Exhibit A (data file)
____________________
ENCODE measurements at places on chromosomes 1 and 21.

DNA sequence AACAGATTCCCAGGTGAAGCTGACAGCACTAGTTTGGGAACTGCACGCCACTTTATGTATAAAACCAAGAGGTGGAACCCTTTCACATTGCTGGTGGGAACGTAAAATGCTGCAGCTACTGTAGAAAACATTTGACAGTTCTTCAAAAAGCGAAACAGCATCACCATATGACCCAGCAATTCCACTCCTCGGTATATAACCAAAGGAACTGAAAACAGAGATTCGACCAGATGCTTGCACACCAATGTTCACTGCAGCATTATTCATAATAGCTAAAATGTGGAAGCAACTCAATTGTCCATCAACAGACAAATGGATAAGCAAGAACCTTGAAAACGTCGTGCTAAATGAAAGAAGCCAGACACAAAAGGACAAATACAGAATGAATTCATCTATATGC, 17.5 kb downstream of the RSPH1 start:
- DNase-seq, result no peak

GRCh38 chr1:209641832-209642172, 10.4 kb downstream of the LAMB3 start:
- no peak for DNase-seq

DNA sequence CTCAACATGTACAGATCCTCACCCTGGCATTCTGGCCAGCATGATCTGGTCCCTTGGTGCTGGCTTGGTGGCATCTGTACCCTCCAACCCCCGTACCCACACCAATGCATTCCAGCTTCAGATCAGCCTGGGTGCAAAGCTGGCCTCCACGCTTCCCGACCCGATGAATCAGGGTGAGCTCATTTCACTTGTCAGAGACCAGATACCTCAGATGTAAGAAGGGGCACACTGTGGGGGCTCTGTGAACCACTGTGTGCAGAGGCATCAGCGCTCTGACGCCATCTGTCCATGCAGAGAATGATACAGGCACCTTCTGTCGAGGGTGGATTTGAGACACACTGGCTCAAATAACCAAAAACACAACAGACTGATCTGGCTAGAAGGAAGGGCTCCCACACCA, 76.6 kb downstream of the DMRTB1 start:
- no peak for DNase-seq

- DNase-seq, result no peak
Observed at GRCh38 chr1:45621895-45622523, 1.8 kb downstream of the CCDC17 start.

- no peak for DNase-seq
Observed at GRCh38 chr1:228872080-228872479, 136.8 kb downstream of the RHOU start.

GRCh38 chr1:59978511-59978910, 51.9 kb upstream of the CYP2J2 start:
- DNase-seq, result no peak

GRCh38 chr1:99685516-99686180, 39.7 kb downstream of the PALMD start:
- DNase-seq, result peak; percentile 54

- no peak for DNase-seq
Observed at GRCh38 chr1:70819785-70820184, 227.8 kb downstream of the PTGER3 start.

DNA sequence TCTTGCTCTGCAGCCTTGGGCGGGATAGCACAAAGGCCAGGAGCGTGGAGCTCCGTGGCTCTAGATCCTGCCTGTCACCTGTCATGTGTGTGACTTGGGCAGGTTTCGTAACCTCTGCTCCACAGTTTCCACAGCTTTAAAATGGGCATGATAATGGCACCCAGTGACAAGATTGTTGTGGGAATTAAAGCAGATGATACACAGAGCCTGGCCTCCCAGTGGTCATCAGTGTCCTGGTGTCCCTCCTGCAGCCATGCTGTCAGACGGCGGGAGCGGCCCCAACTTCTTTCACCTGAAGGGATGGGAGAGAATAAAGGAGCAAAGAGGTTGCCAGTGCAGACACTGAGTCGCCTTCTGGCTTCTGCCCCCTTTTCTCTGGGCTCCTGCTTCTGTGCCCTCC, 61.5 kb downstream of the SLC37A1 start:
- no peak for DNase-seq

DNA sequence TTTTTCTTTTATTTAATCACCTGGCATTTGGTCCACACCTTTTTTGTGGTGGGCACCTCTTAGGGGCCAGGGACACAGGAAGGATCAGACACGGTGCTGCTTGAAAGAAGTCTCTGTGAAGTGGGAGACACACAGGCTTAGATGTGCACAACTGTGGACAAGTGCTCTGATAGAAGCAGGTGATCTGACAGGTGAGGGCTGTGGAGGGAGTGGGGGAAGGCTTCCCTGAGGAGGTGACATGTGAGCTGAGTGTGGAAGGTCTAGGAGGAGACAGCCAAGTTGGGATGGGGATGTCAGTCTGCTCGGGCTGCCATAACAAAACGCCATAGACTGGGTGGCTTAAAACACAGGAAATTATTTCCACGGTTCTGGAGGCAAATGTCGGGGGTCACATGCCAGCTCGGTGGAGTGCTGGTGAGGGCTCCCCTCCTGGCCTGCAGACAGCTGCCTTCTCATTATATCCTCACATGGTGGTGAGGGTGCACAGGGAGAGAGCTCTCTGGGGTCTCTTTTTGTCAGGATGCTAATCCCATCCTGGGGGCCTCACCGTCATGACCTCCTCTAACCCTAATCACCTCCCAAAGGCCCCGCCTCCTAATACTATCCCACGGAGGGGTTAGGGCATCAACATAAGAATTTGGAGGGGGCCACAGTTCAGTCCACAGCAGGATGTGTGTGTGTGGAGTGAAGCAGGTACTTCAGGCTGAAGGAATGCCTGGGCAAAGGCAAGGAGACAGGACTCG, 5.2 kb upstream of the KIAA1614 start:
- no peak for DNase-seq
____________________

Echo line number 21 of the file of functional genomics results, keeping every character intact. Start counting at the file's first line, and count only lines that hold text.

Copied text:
- no peak for DNase-seq